|Topic Review (Newest First)|
|06-18-2007 06:52 PM|
|tagster||Yes it's the same vessel, I purchased it in August of last year. I bought it from Mark Dorsey who was previously out of Port Ludlow. Surely he brought it to Friday Harbor at least a time or two. Message me your number and on the way through, I'll make sure to have you aboard for that pint. ;-)|
|06-18-2007 11:34 AM|
Tagster, that's a beautiful boat indeed. Did you buy her fairly recently? I was watching what I think is the same boat on Yachtworld for quite a while. If it's the same one, I saw her up here in Friday Harbor a couple of summers ago.
If you're still looking for crew on the trip down to SF, my friend Hank Schmitt has a company called Offshore Passage Opportunities ( Offshore Passage Opportunities: Halesite, New York ). Primarily he organizes the annual N.A.R.C. rally, but another purpose is providing a venue for skippers looking for crew. I don't know if you have to be a member to take advantage of that or not, but it might be worth looking into.
And when you stop in Friday Harbor say "hi". Always looking for a good excuse to have a fresh pint of Staboard Porter at the Ale House. I'd love to see that boat of yours.
|06-14-2007 09:00 PM|
I have a set of harbor charts and a complete marina/services guide for the west coast.
I'm not cutting lose (for this trip anyway) until august. I'd like to take a second pair of eyes, ears and hands with me. But I might only be able to take my little boat dog, as I'm not hearing of any volunteers for the trip amongst my friends :-) My girlfriend may come with, if she can get the time. She'd work for eyes and ears, but isn't much help in terms of labor.
|06-14-2007 12:01 AM|
I would agree with the previous advice that if you have good weather and favorable winds you will want to take advantage of them and keep going. Having another person along is strongly advised for a first offshore trip.
Why go all the way to Friday H., just turn the corner at Pt. T and go to Pt Angeles, save yourself almost a day(great Thai restaurant there too). Have a good time. PS buy all the entrance charts there are, not just the ones you "plan" to go into.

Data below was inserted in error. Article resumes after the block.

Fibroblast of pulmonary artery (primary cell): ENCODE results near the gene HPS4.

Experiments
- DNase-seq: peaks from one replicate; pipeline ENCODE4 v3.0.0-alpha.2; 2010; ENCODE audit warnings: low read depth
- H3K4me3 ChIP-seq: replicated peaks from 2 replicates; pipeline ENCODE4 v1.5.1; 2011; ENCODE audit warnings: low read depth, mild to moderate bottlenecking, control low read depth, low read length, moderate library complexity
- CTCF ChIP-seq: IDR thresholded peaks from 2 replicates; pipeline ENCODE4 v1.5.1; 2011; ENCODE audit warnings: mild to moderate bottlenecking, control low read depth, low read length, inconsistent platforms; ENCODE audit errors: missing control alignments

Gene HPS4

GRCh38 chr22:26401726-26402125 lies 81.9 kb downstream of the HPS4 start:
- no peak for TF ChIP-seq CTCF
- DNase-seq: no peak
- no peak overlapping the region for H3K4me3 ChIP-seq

|06-12-2007 01:54 PM|
|sailingdog||I'd second what Charlie said about many of the harbor entrances becoming unnavigable in heavy weather.|
|06-12-2007 12:43 PM|
|TAREUA||Tagster I would agree that you want a good guide, good charts, and waypoints preset in the gps for every harbor before you leave. A number of trawler owners go up and down the coast every summer, and they like to set a maximum swell size + wind wave size (say 4ft swell + 2ft chop, the combo not to exceed 10ft)as predicted on the marine forcast. The problem on a delivery, in my experience, is that when conditions are good you want to take advantage of them and keep heading south, but when it gets sloppy those bars are no fun. If you hear of weather problems ahead, bail out early. Getting in (or out) of Newport in fog or large swells was not a lot of fun for me. One advantage to staying well offshore is that you also avoid the fishing boats drifting across your course. If you could get even one person to come along to watch for traffic while you got some rest, I think it would really improve your trip. Be patient for good weather while you sit in Neah bay, and have a great trip!|
|06-12-2007 12:12 PM|
|CharlieCobra||Ya have to be careful with the bars in WA and OR as they quickly become unnavigable if conditions deteriorate. If caught out in the crap off this coast, it's best to claw to seaward for room. The PNW coast is a bad, BAD place to be in a storm. Pay attention to the forecasts and ya should have a nice downhill run to SF.|
|06-12-2007 01:27 AM|
Tagster, sounds like fun. What kind of boat do you have?
I've known a couple of people that have taken pretty much the same trip. There are two schools of thought. One is to head offshore 60-120 miles all the way down to SF. The other is to harbor hop. Not necessarily an easy proposition on much of the Washington/Oregon coasts, as deeper drafts can make some bar crossings difficult (not to mention the conditions themselves).
If you don't already have a guidebook, take a look at Exploring the Pacific Coast—San Diego to Seattle, by Don Douglass and Réanne Hemingway Douglass. They have a good reputation, and I know of no other complete guides to the Pacific Coast.
Exploring the Pacific Coast
When do you plan on cutting the dock lines?
|06-11-2007 08:20 PM|
Seattle to SF
I'm looking to go from the sound to the bay.
Anyone have any good course suggestions? This is my first trip of this size, and I'll probably be on my own or possibly with one more.
Since this is my first trip of this size, I was planning to basically bounce off the coast anchoring in harbors as much as possible.
Lake Union to Friday Harbor,
Friday Harbor to Neah Bay,
Neah Bay to Gray's Harbor,
Gray's Harbor to the mouth of the columbia,
From the Columbia on out for a few days, and head strait to newport.
From there...I don't really know the terrain too well I've not spent much time down there even on land. So I'd look into any suggestions people might have.